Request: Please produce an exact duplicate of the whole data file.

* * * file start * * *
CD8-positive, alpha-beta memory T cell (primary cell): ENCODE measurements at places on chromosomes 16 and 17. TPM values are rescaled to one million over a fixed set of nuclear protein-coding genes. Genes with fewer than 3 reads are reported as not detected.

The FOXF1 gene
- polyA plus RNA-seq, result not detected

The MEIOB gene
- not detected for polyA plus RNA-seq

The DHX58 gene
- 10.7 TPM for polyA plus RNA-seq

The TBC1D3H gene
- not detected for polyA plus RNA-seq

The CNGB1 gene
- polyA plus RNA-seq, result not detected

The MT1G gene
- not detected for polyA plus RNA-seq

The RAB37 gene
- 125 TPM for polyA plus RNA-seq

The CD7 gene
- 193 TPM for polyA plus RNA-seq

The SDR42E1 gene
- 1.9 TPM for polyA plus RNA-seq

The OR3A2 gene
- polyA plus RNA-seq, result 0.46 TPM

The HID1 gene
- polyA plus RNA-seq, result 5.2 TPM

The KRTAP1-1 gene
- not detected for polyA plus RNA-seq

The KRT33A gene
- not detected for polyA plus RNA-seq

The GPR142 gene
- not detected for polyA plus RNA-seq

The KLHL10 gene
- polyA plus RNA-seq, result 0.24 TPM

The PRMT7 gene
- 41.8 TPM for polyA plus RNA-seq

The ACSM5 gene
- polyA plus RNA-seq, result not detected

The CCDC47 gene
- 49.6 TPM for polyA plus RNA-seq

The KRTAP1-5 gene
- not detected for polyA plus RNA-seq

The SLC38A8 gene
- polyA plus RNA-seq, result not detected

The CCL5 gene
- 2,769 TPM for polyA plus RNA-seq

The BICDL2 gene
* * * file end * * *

CD8-positive, alpha-beta memory T cell (primary cell): ENCODE measurements at places on chromosomes 16 and 17. TPM values are rescaled to one million over a fixed set of nuclear protein-coding genes. Genes with fewer than 3 reads are reported as not detected.

The FOXF1 gene
- polyA plus RNA-seq, result not detected

The MEIOB gene
- not detected for polyA plus RNA-seq

The DHX58 gene
- 10.7 TPM for polyA plus RNA-seq

The TBC1D3H gene
- not detected for polyA plus RNA-seq

The CNGB1 gene
- polyA plus RNA-seq, result not detected

The MT1G gene
- not detected for polyA plus RNA-seq

The RAB37 gene
- 125 TPM for polyA plus RNA-seq

The CD7 gene
- 193 TPM for polyA plus RNA-seq

The SDR42E1 gene
- 1.9 TPM for polyA plus RNA-seq

The OR3A2 gene
- polyA plus RNA-seq, result 0.46 TPM

The HID1 gene
- polyA plus RNA-seq, result 5.2 TPM

The KRTAP1-1 gene
- not detected for polyA plus RNA-seq

The KRT33A gene
- not detected for polyA plus RNA-seq

The GPR142 gene
- not detected for polyA plus RNA-seq

The KLHL10 gene
- polyA plus RNA-seq, result 0.24 TPM

The PRMT7 gene
- 41.8 TPM for polyA plus RNA-seq

The ACSM5 gene
- polyA plus RNA-seq, result not detected

The CCDC47 gene
- 49.6 TPM for polyA plus RNA-seq

The KRTAP1-5 gene
- not detected for polyA plus RNA-seq

The SLC38A8 gene
- polyA plus RNA-seq, result not detected

The CCL5 gene
- 2,769 TPM for polyA plus RNA-seq

The BICDL2 gene